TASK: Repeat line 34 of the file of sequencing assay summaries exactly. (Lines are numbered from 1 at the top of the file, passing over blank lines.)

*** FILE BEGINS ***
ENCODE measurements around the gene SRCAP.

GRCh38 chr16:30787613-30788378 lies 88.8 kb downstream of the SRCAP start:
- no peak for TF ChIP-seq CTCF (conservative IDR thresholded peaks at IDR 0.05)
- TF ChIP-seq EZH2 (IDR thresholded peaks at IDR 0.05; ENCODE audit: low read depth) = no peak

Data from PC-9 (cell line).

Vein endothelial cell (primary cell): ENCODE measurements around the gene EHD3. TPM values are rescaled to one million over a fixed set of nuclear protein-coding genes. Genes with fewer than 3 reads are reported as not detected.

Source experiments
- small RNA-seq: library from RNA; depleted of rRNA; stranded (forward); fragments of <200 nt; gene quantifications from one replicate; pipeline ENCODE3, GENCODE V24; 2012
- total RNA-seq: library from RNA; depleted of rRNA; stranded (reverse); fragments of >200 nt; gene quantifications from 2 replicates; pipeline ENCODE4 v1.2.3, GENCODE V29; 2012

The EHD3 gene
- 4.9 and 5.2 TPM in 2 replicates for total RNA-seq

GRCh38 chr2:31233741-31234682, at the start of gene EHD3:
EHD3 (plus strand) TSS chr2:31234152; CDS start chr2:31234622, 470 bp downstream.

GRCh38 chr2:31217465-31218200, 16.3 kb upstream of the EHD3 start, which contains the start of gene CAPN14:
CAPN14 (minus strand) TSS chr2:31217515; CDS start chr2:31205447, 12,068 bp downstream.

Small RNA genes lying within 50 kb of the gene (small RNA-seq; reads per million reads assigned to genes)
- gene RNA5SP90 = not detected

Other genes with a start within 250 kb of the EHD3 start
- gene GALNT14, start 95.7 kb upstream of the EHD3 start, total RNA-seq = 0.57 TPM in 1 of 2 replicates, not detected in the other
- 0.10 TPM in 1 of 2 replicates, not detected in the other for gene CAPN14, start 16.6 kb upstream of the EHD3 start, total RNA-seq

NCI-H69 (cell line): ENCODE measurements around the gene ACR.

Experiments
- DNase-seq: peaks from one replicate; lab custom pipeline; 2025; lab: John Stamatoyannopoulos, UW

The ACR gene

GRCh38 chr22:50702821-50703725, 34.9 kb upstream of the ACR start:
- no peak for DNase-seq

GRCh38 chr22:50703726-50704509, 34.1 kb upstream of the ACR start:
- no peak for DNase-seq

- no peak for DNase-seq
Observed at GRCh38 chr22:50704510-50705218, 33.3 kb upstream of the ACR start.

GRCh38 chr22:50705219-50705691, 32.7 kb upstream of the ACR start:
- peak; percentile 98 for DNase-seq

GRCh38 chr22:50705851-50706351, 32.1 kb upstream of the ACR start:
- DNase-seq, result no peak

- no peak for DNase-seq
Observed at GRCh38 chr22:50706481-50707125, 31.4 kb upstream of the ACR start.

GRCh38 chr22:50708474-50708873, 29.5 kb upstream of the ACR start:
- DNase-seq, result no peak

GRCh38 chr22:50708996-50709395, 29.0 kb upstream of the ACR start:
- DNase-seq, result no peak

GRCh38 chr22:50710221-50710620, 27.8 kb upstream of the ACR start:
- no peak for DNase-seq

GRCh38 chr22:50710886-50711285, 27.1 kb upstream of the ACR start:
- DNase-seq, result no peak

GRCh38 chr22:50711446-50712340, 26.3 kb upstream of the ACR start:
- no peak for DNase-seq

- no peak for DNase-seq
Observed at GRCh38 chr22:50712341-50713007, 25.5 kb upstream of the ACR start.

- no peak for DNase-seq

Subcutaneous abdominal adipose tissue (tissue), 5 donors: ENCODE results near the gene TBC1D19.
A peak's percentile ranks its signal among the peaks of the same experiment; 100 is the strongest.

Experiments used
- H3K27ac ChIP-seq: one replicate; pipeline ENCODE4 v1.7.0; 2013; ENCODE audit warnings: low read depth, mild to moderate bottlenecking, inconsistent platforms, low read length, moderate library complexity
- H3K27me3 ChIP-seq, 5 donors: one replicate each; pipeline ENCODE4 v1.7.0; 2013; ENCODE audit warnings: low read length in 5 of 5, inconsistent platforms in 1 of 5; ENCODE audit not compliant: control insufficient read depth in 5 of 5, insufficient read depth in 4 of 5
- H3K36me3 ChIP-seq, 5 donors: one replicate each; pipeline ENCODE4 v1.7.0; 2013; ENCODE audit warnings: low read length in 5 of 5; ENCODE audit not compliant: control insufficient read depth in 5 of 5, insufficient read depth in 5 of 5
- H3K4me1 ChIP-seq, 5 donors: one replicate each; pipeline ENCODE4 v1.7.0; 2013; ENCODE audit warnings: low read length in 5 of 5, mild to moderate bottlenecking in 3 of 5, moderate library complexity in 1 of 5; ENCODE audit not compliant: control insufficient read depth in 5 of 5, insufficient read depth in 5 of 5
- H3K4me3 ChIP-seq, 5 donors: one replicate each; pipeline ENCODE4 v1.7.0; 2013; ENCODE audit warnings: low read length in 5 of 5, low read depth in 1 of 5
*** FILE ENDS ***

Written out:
- DNase-seq, result no peak